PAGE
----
Reducing the variability of margins caused by climate events.
Weather derivatives are financial products that are closely linked to weather conditions. This product was created with the aim of reducing the variability of margins due to adverse weather events. Weather derivatives are customizable products: for example, if the temperature recorded in Milan in the winter period negatively affects revenues, through weather derivatives conditions can be managed more efficiently and risks reduced. Moreover, unlike other products, this solution allows to have a clear knowledge of economic exposure: the occurrence of certain weather conditions leads to a cash flow defined previously and limited to a maximum and a minimum. Weather derivatives, with a lower expenditure compared to traditional solutions, allow to protect oneself from risks that cannot be managed with other products.
Made to measure
Customized product according to the needs.
Certainty of what you are paying and cashing thanks to the maximum outlay and cash-in limit.
Price lower than traditional solutions.
The main features are ticksize, limits and strike:
- ticksize is the amount of money that is paid or received for each unitary movement of the chosen meteorological variable. To protect oneself against temperature variability, the ticksize will indicate the amount of money to be paid or received for the unitary temperature movement.
- high and low limits have the function of creating a "corridor" of payments, setting a maximum outlay and collection.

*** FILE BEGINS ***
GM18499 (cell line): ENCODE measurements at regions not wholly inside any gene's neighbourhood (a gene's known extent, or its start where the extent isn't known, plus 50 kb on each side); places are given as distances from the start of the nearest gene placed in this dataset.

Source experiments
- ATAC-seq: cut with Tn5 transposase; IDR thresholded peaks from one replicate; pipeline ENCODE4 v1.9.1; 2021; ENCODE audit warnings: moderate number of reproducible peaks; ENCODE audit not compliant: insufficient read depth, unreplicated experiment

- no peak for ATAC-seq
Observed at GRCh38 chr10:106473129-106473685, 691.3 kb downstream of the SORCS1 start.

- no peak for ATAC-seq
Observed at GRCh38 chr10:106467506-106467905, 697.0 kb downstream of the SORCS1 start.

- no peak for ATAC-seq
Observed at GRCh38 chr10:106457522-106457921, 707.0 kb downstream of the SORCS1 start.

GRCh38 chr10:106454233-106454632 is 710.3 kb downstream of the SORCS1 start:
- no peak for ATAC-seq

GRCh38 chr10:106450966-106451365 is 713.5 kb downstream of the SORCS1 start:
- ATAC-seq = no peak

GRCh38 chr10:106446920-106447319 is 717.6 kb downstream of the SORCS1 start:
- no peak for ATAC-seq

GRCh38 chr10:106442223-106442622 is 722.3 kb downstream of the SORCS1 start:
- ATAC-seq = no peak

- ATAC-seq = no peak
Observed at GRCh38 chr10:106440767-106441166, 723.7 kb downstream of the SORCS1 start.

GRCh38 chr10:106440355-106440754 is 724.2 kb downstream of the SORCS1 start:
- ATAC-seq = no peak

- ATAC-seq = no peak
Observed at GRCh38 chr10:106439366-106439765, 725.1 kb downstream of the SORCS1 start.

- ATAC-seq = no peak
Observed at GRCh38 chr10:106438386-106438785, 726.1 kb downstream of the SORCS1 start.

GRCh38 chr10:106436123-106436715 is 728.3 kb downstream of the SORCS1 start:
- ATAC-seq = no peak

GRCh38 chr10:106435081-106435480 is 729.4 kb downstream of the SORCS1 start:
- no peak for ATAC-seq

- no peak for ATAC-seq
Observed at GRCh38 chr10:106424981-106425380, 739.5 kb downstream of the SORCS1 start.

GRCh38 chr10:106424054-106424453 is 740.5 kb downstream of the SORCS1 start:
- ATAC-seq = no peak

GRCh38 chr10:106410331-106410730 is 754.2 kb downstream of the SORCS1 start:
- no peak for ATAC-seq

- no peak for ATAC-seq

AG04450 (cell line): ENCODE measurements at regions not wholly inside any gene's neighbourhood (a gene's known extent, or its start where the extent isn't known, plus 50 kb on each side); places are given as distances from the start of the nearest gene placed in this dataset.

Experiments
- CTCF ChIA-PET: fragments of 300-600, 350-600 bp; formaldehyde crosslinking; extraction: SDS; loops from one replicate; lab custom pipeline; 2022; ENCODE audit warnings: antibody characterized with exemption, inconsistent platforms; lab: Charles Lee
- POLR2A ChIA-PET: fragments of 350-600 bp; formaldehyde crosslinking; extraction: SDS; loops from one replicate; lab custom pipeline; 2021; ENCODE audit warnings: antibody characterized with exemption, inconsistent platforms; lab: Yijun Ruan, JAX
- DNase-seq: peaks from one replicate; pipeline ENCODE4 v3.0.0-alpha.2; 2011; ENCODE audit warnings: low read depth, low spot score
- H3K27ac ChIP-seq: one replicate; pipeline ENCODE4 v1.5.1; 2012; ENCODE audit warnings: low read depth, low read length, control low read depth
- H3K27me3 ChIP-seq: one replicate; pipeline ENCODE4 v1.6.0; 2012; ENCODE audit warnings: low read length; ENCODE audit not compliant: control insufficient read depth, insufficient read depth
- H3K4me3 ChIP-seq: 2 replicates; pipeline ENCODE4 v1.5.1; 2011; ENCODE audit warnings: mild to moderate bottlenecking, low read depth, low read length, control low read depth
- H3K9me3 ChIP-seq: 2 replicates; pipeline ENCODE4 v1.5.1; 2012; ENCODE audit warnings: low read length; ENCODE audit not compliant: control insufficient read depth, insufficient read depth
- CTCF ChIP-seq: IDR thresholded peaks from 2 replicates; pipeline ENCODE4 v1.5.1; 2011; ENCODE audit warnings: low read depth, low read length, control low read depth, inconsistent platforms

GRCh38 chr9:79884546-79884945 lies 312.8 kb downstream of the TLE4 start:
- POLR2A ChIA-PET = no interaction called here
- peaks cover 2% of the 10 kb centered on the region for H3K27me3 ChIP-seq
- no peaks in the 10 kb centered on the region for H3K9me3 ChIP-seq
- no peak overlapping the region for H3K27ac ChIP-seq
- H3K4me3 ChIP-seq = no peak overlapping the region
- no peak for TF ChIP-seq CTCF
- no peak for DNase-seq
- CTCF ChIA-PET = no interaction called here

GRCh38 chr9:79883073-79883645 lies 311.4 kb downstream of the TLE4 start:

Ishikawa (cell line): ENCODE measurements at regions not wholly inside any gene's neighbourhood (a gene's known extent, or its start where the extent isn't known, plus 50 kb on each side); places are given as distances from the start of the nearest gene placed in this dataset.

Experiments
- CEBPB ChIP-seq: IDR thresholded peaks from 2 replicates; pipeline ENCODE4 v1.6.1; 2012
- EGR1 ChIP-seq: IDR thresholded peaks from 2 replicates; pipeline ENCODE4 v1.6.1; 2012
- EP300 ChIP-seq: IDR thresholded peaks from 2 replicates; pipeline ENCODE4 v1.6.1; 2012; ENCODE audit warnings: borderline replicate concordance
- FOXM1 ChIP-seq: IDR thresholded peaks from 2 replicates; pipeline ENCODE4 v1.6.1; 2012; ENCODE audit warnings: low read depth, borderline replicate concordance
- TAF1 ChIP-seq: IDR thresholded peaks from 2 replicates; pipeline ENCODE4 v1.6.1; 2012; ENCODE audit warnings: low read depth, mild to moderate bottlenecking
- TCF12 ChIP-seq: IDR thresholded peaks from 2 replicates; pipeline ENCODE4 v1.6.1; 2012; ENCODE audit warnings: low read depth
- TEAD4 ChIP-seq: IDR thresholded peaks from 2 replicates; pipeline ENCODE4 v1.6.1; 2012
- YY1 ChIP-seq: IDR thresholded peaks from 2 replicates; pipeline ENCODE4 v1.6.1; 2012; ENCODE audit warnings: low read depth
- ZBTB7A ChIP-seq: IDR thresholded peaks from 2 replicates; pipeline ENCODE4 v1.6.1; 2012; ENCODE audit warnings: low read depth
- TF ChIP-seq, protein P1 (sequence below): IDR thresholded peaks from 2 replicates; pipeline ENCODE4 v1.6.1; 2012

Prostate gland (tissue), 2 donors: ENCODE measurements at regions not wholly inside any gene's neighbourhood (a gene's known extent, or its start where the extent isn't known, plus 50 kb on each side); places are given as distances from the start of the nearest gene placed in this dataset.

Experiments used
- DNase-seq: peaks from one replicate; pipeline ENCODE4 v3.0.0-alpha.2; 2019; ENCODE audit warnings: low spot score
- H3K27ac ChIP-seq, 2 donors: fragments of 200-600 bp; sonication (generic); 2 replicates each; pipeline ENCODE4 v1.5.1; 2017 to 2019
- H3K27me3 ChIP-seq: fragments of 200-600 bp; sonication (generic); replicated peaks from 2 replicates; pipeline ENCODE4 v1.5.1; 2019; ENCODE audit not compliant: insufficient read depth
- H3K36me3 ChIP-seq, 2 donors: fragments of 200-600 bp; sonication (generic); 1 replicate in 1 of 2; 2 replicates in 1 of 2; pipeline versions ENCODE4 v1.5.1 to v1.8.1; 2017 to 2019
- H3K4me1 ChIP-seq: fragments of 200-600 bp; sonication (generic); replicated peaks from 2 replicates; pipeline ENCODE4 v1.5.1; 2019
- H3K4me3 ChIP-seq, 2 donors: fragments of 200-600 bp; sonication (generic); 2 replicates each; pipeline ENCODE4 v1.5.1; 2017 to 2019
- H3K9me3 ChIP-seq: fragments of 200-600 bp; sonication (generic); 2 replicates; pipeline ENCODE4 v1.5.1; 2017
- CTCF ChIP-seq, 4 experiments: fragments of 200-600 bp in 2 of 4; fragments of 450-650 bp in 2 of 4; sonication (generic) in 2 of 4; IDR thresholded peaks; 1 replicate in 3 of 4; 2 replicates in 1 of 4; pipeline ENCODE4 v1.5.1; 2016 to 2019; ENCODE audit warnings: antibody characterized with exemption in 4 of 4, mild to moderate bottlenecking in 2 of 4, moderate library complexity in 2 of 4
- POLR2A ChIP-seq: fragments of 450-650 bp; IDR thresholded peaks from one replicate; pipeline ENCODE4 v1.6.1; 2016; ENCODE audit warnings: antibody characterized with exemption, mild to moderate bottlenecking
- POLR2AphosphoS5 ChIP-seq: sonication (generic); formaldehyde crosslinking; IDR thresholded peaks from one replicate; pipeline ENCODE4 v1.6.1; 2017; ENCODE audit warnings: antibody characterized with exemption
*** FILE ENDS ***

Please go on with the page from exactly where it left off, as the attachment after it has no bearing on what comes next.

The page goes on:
- strike is the value above which one pays or receives.
Weather derivatives can be stipulated on different weather underlyings, such as temperatures, rainfall, windiness and radiation, depending on which of these quantities affects the margins. The most commonly used underlyings are:
- Temperature [°C]:
- HDD - Heating Degree Day: It is calculated as the difference between average daily temperature and a threshold value, generally 18°C **. This index is used to manage temperature exposure in the winter period.
- CDD - Cooling Degree Day: it is the equivalent of HDD for the summer period.
- CAT – Cumulative Average Temperature: it is the sum of the temperatures recorded over a period
- Rain [mm]
- Wind [m/s – Km/h – knots]
- Radiation [W/m2]
The choice of the best index will be directed towards the one with the greatest correlation with cash flows.
* Average temperature means the average between minimum and maximum.
** It is assumed that 18°C is the temperature below which the heating systems are turned on and above which the cooling ones are turned on.